On Thu, May 19, 2011 at 7:21 PM, karena <

[hidden email]> wrote:

> Hi, I have a question about how to do covariate adjustment.

>

> I have two sets of 'gene expression' data. They are from two different

> tissue types, 'liver' and 'brain', respectively.

> The purpose of my analysis is to compare the pattern of the whole genome

> 'gene expression' between the two tissue types.

> I have 'age' and 'sex' as covariates. Since 'age' and 'sex' definitely have

> influence on gene expression, I need to first filter out the proporation of

> 'gene expression' attributable to 'age' and 'sex', then compare the

> 'remaining gene expression' value between 'liver' and 'brain'.

> How to do the covariate adjustment to remove the effects of these two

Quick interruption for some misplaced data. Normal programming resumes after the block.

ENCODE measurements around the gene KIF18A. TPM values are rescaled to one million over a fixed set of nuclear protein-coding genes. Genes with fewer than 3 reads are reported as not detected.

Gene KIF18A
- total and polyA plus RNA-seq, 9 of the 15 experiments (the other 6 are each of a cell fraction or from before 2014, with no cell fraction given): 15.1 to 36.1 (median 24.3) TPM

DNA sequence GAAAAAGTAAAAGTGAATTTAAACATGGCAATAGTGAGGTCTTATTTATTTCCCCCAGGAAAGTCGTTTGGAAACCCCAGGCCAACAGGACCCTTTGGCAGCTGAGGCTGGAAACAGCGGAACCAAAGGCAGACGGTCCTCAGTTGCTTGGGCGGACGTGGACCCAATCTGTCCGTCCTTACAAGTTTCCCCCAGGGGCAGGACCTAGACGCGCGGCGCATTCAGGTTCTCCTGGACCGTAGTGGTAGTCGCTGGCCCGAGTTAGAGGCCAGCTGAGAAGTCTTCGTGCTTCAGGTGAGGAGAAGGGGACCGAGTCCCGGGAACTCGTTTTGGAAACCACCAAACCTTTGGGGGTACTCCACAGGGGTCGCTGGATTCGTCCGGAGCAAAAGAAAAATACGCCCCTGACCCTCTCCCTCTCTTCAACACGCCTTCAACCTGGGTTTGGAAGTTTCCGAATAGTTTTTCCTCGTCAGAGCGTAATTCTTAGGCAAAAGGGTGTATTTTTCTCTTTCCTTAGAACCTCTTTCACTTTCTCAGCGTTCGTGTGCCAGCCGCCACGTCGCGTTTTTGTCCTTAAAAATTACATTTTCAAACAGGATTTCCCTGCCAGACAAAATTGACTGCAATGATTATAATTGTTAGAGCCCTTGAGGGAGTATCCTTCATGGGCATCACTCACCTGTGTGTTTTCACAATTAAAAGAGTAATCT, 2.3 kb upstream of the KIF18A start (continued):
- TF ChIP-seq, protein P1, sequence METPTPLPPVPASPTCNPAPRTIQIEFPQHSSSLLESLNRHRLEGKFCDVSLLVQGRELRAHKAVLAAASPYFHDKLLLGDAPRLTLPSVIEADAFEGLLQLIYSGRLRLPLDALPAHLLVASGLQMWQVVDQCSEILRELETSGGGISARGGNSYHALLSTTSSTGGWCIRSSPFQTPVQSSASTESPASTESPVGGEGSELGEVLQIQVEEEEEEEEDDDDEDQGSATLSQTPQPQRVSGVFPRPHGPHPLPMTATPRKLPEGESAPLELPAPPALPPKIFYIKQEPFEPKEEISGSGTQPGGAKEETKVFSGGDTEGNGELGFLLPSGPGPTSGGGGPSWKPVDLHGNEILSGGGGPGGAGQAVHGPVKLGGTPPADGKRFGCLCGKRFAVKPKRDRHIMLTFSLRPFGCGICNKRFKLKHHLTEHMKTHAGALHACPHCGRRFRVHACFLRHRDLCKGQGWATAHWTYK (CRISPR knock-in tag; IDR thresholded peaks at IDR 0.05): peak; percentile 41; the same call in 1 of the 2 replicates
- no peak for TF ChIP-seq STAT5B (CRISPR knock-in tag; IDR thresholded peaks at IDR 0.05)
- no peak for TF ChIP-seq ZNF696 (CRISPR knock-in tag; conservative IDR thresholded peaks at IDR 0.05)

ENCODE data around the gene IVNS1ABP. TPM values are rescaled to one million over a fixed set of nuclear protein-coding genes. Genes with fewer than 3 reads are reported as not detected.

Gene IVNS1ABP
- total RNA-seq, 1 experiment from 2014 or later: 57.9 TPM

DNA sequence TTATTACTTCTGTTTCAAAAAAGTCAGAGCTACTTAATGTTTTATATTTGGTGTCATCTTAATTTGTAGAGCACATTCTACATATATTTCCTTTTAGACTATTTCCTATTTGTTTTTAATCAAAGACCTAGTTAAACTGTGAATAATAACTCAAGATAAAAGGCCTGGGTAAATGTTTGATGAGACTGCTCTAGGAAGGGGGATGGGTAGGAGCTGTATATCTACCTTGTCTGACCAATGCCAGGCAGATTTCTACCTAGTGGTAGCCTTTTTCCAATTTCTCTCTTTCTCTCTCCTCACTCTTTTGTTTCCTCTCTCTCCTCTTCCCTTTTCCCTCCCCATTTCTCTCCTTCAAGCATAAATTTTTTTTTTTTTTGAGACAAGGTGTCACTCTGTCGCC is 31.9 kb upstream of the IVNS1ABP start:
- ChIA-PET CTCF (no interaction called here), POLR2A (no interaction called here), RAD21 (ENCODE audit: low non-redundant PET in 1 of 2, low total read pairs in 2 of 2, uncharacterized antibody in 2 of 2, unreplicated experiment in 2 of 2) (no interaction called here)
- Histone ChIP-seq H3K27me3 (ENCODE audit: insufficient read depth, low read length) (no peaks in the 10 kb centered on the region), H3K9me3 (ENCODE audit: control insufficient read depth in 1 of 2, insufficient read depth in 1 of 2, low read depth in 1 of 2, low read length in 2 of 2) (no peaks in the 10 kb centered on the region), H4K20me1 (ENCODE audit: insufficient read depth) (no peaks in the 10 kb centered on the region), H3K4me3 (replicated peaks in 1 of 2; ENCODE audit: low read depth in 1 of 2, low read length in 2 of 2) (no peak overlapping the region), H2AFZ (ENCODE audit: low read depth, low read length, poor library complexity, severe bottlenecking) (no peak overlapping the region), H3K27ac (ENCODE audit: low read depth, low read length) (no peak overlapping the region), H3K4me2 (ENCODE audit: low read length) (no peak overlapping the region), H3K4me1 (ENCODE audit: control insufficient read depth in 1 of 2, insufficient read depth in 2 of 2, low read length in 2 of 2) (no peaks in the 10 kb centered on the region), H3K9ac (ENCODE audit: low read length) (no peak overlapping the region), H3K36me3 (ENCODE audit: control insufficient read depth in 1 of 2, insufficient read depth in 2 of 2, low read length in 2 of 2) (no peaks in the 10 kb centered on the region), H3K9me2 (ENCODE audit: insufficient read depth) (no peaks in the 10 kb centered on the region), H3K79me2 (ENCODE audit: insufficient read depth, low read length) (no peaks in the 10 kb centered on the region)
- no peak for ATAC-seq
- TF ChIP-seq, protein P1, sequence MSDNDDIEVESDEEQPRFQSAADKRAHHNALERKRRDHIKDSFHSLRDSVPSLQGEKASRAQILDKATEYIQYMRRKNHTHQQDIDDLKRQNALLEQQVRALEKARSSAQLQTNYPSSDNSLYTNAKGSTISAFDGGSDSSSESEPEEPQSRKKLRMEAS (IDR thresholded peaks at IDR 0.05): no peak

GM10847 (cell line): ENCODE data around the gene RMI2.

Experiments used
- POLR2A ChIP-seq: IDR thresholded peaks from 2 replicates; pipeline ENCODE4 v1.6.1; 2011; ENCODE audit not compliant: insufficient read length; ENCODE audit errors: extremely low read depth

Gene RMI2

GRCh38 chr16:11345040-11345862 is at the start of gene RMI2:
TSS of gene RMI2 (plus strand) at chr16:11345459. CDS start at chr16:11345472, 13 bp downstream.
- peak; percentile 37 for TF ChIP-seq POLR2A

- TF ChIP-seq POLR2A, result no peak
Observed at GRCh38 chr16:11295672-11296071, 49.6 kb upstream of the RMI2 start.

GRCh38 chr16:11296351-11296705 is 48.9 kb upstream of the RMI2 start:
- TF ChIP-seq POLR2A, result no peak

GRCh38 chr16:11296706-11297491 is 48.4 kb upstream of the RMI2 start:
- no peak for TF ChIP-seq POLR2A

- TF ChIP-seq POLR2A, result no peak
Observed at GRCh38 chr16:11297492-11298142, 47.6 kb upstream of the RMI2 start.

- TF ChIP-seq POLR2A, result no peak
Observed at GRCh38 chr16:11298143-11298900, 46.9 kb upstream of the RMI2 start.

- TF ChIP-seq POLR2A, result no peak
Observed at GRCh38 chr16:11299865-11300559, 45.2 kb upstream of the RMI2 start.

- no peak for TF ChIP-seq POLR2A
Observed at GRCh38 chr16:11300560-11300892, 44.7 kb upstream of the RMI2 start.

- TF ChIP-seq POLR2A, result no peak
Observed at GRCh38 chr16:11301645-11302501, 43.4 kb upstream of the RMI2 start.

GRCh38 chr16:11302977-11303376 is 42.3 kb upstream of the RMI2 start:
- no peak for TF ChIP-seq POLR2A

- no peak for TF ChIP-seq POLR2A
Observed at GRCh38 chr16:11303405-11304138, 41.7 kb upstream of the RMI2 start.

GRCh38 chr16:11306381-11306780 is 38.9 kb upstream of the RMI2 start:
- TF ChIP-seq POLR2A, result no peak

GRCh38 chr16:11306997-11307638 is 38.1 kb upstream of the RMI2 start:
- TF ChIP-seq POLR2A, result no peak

> covariates?

> Should I do a 'step-wise' regression or something?

> Which function in R should I use?

>

> I am new to this field, and really appreciate your help!

Go to your local library and get an introductory book on linear

regression (or linear models) that also covers basics of multi-variate

regression.

When you learn a little bit about regression, read at least the first

few chapters of Julian Faraway's book on regression in R,

cran.r-project.org/doc/contrib/Faraway-PRA.pdf

When you're done, use roughly the following command, assuming age is

is a numeric variable and expression contains the expression data with

genes in columns.

sex.num = as.numeric(as.factor(sex))

tissue.num = as.numeric(as.factor(tissue))

fit = lm(expression~sex.num + age + tissue.num)

The variable fit will be a list with one element per gene. In each

element, look at the component $coefficients[4,4], which is the

p-value for the hypothesis that the coefficient of tissue is zero.

Since you likely have thousands of genes, you will have to do a

multiple testing correction, which you could do for example using the

qvalue package in which the function qvalue calculates the false

discovery rate.

Peter

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